Construction also has a public image problem, is too fragmented and is slow to embrace change, according to industry bodies quizzed by the Trade and Industry Select Committee’s inquiry into the UK construction sector on Tuesday.
Skanska chief executive David Fison, former construction minister Nick Raynsford and Construction Products -Association president John Colley talked about topics including the industry’s reliance on foreign labour, its health and safety record and ability to work with the public sector.
The MPs returned frequently to the amount of migrant labour in the industry. John Colley praised their safety knowledge ahead of their UK counterparts, but Mr Fison said migrant workers were a short-term solution to staff shortages that only proper research and development could solve.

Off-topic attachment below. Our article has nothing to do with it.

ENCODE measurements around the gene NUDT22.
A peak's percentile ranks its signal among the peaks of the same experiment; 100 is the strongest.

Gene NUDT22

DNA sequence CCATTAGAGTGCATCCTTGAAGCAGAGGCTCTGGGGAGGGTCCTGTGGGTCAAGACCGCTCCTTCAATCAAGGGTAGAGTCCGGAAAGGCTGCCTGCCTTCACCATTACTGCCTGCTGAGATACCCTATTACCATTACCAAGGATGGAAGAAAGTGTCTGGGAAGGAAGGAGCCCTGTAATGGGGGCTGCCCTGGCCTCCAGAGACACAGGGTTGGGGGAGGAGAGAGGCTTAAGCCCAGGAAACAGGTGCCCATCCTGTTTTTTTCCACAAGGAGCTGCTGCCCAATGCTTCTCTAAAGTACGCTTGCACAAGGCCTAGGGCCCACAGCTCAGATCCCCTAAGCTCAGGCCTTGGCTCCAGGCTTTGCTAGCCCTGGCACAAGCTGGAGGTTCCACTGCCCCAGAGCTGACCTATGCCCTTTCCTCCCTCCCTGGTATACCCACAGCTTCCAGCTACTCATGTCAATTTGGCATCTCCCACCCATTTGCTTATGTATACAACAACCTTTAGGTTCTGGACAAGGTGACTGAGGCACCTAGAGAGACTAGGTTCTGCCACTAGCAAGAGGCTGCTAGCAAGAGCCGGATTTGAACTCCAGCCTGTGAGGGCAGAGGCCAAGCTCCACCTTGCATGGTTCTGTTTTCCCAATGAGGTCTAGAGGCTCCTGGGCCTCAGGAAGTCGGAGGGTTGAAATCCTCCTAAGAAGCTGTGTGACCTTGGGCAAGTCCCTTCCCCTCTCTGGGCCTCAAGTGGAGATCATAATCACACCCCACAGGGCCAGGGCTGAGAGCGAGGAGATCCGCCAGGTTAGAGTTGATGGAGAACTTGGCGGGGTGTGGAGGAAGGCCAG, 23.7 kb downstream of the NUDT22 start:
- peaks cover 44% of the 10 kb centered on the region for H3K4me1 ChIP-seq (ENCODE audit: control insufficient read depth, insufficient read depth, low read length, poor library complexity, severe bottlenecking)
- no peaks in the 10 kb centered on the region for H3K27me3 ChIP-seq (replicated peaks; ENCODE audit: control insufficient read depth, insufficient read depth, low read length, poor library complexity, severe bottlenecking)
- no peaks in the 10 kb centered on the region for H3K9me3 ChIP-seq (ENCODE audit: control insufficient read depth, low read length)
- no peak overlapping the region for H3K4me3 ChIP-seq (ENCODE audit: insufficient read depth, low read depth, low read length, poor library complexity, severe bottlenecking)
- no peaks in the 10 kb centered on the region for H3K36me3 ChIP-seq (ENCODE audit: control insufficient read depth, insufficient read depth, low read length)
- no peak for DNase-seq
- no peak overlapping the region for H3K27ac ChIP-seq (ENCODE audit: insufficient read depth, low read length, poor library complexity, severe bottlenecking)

Mr Fison also added there have not been enough incentives to change methods of procurement and construction delivery ahead of projected output increases.
Despite praise for the Highways Agency, the panel admitted some difficulty with innovation for public sector working compared with private sector counterparts.
Select Committee chair Peter Luff said: “It seems incredible that the industry has more trouble dealing with the Treasury than banks.”
The last major inquiry into construction back in 2002 focused on retentions and called for them to be removed from public sector contracts by 2007.